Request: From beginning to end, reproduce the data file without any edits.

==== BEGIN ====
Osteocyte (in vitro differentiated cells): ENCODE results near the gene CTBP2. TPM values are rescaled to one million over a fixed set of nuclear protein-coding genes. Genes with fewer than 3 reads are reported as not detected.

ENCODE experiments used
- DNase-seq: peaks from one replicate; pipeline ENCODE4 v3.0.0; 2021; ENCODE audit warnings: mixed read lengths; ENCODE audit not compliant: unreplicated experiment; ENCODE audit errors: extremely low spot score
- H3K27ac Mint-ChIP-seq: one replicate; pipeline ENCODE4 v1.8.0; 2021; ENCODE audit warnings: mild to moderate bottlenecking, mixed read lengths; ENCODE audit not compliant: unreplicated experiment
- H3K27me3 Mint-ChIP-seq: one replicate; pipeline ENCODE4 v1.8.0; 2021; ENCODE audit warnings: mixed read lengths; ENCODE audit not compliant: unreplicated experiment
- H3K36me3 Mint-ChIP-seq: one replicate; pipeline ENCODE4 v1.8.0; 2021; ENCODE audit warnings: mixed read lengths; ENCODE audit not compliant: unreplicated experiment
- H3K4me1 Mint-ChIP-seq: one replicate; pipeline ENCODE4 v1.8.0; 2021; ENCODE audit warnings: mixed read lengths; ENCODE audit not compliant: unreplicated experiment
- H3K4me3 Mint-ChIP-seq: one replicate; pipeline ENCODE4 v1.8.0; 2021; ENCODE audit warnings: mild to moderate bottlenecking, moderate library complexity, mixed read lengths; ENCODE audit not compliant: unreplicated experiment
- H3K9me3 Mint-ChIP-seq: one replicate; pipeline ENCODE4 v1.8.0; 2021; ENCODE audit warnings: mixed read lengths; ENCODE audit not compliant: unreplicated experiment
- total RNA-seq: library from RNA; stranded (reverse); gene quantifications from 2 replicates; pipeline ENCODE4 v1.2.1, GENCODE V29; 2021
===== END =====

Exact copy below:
Osteocyte (in vitro differentiated cells): ENCODE results near the gene CTBP2. TPM values are rescaled to one million over a fixed set of nuclear protein-coding genes. Genes with fewer than 3 reads are reported as not detected.

ENCODE experiments used
- DNase-seq: peaks from one replicate; pipeline ENCODE4 v3.0.0; 2021; ENCODE audit warnings: mixed read lengths; ENCODE audit not compliant: unreplicated experiment; ENCODE audit errors: extremely low spot score
- H3K27ac Mint-ChIP-seq: one replicate; pipeline ENCODE4 v1.8.0; 2021; ENCODE audit warnings: mild to moderate bottlenecking, mixed read lengths; ENCODE audit not compliant: unreplicated experiment
- H3K27me3 Mint-ChIP-seq: one replicate; pipeline ENCODE4 v1.8.0; 2021; ENCODE audit warnings: mixed read lengths; ENCODE audit not compliant: unreplicated experiment
- H3K36me3 Mint-ChIP-seq: one replicate; pipeline ENCODE4 v1.8.0; 2021; ENCODE audit warnings: mixed read lengths; ENCODE audit not compliant: unreplicated experiment
- H3K4me1 Mint-ChIP-seq: one replicate; pipeline ENCODE4 v1.8.0; 2021; ENCODE audit warnings: mixed read lengths; ENCODE audit not compliant: unreplicated experiment
- H3K4me3 Mint-ChIP-seq: one replicate; pipeline ENCODE4 v1.8.0; 2021; ENCODE audit warnings: mild to moderate bottlenecking, moderate library complexity, mixed read lengths; ENCODE audit not compliant: unreplicated experiment
- H3K9me3 Mint-ChIP-seq: one replicate; pipeline ENCODE4 v1.8.0; 2021; ENCODE audit warnings: mixed read lengths; ENCODE audit not compliant: unreplicated experiment
- total RNA-seq: library from RNA; stranded (reverse); gene quantifications from 2 replicates; pipeline ENCODE4 v1.2.1, GENCODE V29; 2021